UK government is locking up thousands of children and their families in immigration detention centres. Refugee Council has joined with Save the Children UK, Bail for Immigration Detainees, together with Scottish Refugee Council and Welsh Refugee Council in a campaign that aims to put a stop to locking up innocent children.

Children and their parents aren't told how long they will be detained for - it could be days or many months. For many of these families detention is particularly traumatic because they have come to the UK to escape terror in their own country, often at the hands of state officials.

  • 2,000 children or more were detained in 2004
  • They had not committed any crime
  • Over 30% spent more than 7 days locked up

For children, the effects of detention in the UK have been shown to be extremely damaging. Children feel they are being punished but don't understand why.

Despite the fact that these families comply with immigration regulations, the UK government is increasing its use of immigration detention for children.

See BBC Radio 4 All in the mind for a report on the campaign
I haven't had a chance to check this myself yet ...

Click here to Read the report on the alternatives to detention written in July 2006.

I also found the following quotes:

‘Nothing can justify an immigration policy that involves locking up children. All the research has shown how incredibly damaging it is for children who may already have experienced serious trauma. There are alternatives which have been successful in other countries. It is time to end this inhumane practice.’ Maeve Sherlock, Chief Executive of the Refugee Council:

‘Detention is a stressful and confusing environment for children which has huge physical and psychological implications. The UK Government cannot defend a policy that has such a damaging effect on children when viable alternatives exist. These children have done nothing wrong; the Home Office cannot justify locking them up.’ Colette Marshall, UK Director of Save the Children

This next link is to a report by John Bercow MP, Lord Dubs and Evan Harris MP written in July 2006 for the No Place for a Child Campaign:
The report states that ‘The Home Office is in contravention of a series of national and international legal guidelines and is failing to protect children who are being detained in the
UK as part of the immigration process.'


Please also check the link to the Refugee Council press release written in July 2001 also on the list (again apologies for lack of direct link). I’d be interested to hear if this situation has changed since.

The headline is Refugee children arriving alone are being left unsupported and unprotected, reveals UK report’ and includes the following areas of specific concern:

· Many separated children, some as young as 15, are expected to look after themselves like adults; there are still anomalies in Government funding to local authorities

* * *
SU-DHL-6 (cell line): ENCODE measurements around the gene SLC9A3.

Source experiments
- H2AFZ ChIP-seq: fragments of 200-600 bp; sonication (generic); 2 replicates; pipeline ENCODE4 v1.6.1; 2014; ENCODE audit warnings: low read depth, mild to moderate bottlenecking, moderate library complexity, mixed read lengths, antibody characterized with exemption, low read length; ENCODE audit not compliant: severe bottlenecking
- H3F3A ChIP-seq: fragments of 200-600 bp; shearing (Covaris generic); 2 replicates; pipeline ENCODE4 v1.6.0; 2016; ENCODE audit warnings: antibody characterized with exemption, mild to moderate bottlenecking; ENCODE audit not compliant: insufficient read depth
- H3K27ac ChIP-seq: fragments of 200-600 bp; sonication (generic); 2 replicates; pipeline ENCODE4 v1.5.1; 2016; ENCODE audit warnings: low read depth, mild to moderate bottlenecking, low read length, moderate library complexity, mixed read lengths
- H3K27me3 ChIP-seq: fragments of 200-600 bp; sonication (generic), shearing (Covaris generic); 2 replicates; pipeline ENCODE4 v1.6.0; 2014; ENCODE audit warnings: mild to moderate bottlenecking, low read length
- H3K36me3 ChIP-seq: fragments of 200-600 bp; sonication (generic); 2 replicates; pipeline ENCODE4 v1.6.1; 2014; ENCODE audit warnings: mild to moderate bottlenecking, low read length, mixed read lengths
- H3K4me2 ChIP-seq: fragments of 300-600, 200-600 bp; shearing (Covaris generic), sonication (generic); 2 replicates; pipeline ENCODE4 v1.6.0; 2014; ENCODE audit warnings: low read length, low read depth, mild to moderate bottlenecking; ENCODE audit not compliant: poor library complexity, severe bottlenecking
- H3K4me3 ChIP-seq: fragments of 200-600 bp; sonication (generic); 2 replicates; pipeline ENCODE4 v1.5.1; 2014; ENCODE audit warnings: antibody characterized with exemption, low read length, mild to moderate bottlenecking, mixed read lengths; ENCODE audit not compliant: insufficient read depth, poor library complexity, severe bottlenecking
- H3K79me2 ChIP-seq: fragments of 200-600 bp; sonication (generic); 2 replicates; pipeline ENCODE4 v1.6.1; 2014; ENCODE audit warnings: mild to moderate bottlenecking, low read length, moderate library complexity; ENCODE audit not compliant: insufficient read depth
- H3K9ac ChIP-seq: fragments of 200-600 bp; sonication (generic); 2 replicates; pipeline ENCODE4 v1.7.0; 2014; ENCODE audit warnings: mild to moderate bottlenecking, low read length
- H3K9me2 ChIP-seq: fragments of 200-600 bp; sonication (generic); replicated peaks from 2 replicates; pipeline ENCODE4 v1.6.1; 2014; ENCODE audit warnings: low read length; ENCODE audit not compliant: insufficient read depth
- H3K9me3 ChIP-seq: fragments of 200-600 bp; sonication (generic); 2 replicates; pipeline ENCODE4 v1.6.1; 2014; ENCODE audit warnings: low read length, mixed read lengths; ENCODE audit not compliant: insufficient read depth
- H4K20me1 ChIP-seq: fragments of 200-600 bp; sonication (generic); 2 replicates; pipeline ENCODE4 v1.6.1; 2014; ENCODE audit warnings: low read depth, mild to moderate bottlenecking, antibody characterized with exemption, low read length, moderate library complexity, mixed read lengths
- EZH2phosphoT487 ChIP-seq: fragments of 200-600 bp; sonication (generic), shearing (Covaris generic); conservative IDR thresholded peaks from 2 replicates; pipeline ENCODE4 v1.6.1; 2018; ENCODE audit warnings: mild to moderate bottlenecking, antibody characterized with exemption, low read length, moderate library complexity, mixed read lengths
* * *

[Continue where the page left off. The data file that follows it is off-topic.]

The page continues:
· separated children are kept locked up in detention when they have committed no crime

· racism and racially motivated attacks in the UK add to the fear and trauma children have already experienced

· most children are only given temporary immigration status (Exceptional Leave to Remain), leaving them in fear of being returned and insecure about planning a future

· increased barriers across 'Fortress Europe' are forcing children into the hands of dangerous smugglers and traffickers as their only way of reaching a place of safety.

Here are a couple of quotes from the article:

‘The level of support an unaccompanied refugee child receives from the local authority can be a lottery and one of the most worrying practices is that of placing young people in unsupported B&B accommodation. The UK currently lacks a strategic approach to the reception and care of separated children. This needs to be urgently addressed if we are to stop vulnerable children falling through the net.’ Judy Lister of Save the Children

It's clear from this report that separated refugee children are not getting the same level of care as any other child would receive under UK childcare legislation. But we should never forget that any child is a child first and foremost and a refugee second. We have a duty to these children under domestic and international law and they must be protected.’ Margaret Lally of the Refugee Council

This next link is to a report by Statewatch written in November 2006 which suggests there has been little improvement. (I wish I could copy and paste the most shocking parts … damn my techy shortcomings! Please follow the link.)

I also found another really disturbing report on the way in which some children are being failed by the system. It’s on the 2nd page of the original link headed “unaccompanied children” and makes for some really upsetting and disturbing reading.

I apologise if some of the quotes above may seem out of date. Unfortunately, some of the newer links are in a format that I can’t work out how to copy and paste. I used some of the older ones where this was the case but in order to get the full picture you will need to check the others yourself. Please don’t take my word for anything - click the links and check for yourself to see if you feel this country is falling short in acting in the interests of the children involved.

Please note: this post is by no means intended as an attack on the people working in the field, many of whom may well be good-hearted and humane and trying to do their best given the political restrictions under which they are forced to operate.